Findings of fault without a jury trial or damages result and judgment are made by a trial judge. However, since the defendant (employer) is de-facto guilty and cannot defend against claims, virtually all of these cases result in a guilty judgment or a settlement associated with very high costs for the insurance companies involved. Hearings for settlement amounts are made in front of a jury and since the guilty judgement has already been rendered, the awards tend to be “huge”. If they are held at all, mediation hearings essentially determine the amount of damages, since culpability has been established by statute.

At one time, all 50 states had similar legislation on their books but with the exception of New York State, these were all repealed or reformed subsequent to OSHA and worker’s compensation legislation. As a result, worker’s compensation is the sole recourse in these states unless negligence can be demonstrated on the part of the employer. Similar to the other 49 states, proposed reform of New York State’s 240/241 will not eliminate the rights of a worker to sue an employer for negligence but will allow employers to defend themselves in court. Reform would allow owners/contractors to present evidence, which is not presently allowed.

A Toxic Insurance Environment in New York State

All of this has resulted in a toxic insurance environment in New York State, with general liability and worker’s compensation premiums for companies that employ workers at height far exceeding the average rates in the rest of the country. Many insurance companies have left the New York State market because of the high frequency of successful claims, their inability to defend against claims and the severity of the rewards that result.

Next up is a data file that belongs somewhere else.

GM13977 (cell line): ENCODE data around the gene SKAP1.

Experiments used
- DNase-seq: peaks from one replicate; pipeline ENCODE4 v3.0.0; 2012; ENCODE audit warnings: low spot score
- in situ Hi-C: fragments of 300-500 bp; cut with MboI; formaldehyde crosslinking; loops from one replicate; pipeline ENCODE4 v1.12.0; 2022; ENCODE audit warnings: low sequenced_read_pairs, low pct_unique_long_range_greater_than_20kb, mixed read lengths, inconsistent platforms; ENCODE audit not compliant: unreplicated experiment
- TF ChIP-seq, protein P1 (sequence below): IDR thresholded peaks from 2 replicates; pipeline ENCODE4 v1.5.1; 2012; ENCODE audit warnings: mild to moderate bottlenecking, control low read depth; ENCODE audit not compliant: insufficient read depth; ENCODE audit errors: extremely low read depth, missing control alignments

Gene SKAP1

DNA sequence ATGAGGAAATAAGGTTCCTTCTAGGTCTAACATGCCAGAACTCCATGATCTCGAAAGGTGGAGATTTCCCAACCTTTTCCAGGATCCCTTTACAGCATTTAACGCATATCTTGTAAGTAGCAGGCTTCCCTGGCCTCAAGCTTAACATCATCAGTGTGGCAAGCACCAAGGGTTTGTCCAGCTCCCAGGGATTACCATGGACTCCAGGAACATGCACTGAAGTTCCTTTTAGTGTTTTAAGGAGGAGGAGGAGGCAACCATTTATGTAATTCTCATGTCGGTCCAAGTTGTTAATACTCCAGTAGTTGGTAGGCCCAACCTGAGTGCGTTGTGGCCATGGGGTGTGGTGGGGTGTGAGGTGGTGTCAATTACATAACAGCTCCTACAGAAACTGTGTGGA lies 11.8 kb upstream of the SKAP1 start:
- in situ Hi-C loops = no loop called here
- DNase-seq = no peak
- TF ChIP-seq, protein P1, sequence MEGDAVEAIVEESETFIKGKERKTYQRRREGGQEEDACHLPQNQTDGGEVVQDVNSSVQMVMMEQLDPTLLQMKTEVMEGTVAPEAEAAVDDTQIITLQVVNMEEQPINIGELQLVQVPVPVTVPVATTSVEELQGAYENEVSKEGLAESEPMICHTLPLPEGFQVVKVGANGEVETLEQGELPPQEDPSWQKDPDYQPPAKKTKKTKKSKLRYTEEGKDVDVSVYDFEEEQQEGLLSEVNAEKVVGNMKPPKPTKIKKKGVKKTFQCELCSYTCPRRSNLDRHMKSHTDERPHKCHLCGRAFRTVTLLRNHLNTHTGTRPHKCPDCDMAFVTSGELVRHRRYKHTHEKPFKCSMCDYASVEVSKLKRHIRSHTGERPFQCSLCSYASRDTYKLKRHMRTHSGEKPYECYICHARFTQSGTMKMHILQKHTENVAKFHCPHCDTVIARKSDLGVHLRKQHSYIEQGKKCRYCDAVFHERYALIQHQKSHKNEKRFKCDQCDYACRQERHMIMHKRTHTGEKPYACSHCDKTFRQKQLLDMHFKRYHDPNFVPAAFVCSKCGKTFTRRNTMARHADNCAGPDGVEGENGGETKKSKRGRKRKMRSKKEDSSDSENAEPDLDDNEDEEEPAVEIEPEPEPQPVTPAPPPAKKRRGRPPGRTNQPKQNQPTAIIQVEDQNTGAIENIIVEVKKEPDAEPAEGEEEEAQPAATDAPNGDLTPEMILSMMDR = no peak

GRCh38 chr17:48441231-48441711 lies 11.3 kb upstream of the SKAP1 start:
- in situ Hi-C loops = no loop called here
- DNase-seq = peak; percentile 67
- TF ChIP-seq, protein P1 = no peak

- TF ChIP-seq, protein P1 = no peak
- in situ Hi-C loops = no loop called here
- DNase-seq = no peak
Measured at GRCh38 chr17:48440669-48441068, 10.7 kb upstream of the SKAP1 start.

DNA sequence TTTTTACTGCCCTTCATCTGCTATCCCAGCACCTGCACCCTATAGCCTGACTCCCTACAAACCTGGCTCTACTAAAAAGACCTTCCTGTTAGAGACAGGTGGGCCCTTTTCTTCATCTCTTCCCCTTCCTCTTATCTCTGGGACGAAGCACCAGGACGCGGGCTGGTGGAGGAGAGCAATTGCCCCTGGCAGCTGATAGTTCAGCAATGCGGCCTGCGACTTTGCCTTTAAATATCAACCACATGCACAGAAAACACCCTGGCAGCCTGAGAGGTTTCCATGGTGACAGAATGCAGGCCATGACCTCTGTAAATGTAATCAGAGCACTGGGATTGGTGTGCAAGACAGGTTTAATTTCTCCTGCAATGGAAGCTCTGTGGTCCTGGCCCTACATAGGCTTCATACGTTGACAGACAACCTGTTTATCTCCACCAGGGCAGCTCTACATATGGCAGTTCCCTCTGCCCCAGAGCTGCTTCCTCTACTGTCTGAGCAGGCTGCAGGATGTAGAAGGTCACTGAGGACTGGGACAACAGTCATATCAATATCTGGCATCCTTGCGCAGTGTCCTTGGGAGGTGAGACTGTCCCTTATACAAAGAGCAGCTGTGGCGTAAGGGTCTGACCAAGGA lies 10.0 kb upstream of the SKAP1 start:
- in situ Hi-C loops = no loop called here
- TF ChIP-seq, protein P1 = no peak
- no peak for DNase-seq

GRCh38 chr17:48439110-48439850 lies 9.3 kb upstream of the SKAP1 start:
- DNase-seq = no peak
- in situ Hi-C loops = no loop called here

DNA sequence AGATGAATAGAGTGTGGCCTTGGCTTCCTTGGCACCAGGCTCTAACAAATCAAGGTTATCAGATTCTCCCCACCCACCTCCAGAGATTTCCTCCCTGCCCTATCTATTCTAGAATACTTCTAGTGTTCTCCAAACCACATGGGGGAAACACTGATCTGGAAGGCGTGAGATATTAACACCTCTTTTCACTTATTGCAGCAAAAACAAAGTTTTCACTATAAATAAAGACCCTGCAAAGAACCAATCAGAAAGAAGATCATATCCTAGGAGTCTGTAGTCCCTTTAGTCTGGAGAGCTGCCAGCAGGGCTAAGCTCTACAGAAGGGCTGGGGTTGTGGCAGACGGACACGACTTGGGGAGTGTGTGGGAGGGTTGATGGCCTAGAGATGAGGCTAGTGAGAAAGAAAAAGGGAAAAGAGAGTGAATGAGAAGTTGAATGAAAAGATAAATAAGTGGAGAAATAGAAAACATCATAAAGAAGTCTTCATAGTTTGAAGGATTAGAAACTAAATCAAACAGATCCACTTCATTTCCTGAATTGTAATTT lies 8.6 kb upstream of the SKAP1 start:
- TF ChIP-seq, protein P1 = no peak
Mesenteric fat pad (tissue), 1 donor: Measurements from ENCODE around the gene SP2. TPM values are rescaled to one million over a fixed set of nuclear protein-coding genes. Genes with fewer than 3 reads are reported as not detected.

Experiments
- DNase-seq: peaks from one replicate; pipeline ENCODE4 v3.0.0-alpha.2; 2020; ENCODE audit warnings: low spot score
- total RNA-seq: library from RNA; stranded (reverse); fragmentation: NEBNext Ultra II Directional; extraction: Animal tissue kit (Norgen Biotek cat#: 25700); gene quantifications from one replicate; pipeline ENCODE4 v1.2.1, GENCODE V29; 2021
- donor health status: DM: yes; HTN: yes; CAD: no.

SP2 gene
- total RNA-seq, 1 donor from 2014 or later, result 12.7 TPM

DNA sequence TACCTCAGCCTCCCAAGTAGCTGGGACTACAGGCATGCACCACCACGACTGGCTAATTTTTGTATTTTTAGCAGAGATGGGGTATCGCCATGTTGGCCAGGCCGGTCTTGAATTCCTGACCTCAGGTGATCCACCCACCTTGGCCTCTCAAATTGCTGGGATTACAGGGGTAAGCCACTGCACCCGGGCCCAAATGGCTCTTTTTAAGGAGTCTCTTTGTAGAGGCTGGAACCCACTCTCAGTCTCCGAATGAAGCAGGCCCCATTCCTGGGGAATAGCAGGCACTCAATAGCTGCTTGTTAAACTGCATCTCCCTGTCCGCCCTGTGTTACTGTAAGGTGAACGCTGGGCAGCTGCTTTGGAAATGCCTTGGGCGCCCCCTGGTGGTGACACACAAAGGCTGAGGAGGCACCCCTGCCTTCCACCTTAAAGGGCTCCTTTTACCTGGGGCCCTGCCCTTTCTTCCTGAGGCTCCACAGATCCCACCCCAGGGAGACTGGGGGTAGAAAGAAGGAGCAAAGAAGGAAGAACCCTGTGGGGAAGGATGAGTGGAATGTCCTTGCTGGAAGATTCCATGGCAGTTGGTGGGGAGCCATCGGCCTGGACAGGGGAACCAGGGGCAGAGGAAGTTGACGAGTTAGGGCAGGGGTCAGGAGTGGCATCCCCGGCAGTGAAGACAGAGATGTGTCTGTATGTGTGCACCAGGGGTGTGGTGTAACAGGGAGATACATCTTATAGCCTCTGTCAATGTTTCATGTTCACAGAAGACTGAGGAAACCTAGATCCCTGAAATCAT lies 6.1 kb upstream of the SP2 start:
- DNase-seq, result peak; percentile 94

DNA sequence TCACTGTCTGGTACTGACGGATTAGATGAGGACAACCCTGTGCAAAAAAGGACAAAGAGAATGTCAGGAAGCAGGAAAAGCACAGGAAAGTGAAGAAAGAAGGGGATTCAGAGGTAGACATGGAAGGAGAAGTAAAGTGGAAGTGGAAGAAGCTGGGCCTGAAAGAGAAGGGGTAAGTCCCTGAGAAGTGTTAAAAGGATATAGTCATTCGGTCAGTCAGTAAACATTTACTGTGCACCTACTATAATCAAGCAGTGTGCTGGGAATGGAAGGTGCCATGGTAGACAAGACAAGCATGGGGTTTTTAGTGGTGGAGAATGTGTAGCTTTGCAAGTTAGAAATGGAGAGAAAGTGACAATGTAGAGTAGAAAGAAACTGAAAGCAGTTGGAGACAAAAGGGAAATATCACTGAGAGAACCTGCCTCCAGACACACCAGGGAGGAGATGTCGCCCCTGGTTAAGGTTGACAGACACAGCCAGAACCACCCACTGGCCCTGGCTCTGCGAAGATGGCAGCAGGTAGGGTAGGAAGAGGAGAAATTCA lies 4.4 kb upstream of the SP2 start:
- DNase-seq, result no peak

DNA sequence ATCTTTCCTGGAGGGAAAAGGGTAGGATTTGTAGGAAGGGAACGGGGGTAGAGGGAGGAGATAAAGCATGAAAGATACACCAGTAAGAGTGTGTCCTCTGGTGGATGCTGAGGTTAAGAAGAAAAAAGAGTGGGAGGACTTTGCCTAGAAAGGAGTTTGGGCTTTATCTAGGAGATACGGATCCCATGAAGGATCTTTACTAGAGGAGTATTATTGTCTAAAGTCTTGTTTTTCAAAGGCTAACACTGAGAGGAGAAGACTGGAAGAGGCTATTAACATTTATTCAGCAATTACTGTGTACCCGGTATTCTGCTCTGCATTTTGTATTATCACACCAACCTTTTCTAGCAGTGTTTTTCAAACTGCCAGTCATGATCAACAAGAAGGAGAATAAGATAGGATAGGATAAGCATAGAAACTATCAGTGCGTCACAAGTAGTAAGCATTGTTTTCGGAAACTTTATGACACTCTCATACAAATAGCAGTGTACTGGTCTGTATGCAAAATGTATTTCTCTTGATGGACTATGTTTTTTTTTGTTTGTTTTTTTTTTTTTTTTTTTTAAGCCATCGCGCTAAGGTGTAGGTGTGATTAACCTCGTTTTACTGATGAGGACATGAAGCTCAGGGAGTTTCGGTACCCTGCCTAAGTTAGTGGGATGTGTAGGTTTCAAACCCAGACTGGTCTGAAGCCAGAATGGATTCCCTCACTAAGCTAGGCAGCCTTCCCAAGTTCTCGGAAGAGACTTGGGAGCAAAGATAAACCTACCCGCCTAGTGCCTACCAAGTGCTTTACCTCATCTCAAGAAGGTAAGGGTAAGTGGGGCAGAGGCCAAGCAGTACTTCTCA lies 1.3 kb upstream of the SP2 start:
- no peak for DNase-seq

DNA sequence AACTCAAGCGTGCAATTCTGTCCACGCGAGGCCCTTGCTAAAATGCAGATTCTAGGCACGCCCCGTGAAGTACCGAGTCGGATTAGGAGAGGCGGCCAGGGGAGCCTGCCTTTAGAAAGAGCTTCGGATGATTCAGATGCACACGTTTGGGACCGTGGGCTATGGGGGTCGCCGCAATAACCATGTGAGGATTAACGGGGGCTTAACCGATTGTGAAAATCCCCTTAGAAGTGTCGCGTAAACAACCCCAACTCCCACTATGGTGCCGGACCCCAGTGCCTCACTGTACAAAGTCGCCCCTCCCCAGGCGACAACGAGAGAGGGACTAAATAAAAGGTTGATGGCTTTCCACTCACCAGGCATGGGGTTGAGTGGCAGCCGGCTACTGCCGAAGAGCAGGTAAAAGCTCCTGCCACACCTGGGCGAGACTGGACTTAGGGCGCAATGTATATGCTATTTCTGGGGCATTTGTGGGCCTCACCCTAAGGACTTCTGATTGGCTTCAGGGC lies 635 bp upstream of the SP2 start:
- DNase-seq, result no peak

240/241 statures are kept in place due to political influence brought to bear primarily by labor unions and various New York State tort lawyer associations. Since a percentage of the awards are taken by the law firm, 240/241 cases represent very little risk associated with extremely high rewards to law firms trying these cases. Minor risk with very high, guaranteed returns result in a steady income stream for these law firms. Essentially, all a plaintiff’s attorney must do is establish the case as a 240/241 legal case. Historically, these cases have been broadly interpreted and are rarely turned down by the courts. Once in the courts, high rewards are all but guaranteed. Once a summary judgment is granted, interest is applied at 9% per year until the case is finally resolved.

In the last year, I have attended two excellent programs on this topic. The first was organized in March 2013 by the Greater New York Construction User Council. The second was in mid-January of this year, and was organized by the New York City Master Riggers Association, which hosted keynote speaker Tom Stebbins of the Lawsuit Reform Alliance of New York.

Tom presented historic background on 240/241, comparisons to insurance costs in other states and an excellent overview of the current situation in Albany. LRANY has also organized an industry lobbying day in Albany, set for early February.  A link to download the presentation is provided below.

The issue of New York’s Labor Laws 240/241 is one that needs to be addressed.  It is a major reason for the high cost of construction and buildings maintenance in New York State and is significant contributor to a lack of competitiveness both between neighboring states as well as within the state.

Additional Information

The Scaffold Law and the Campaign for Reform (Tom Stebbins’ presentation, PDF download)
Scaffold Law Reform website
Contractors and Workers at Odds Over Scaffold Law, by Kirk Semple, New York Times, December 17, 2013.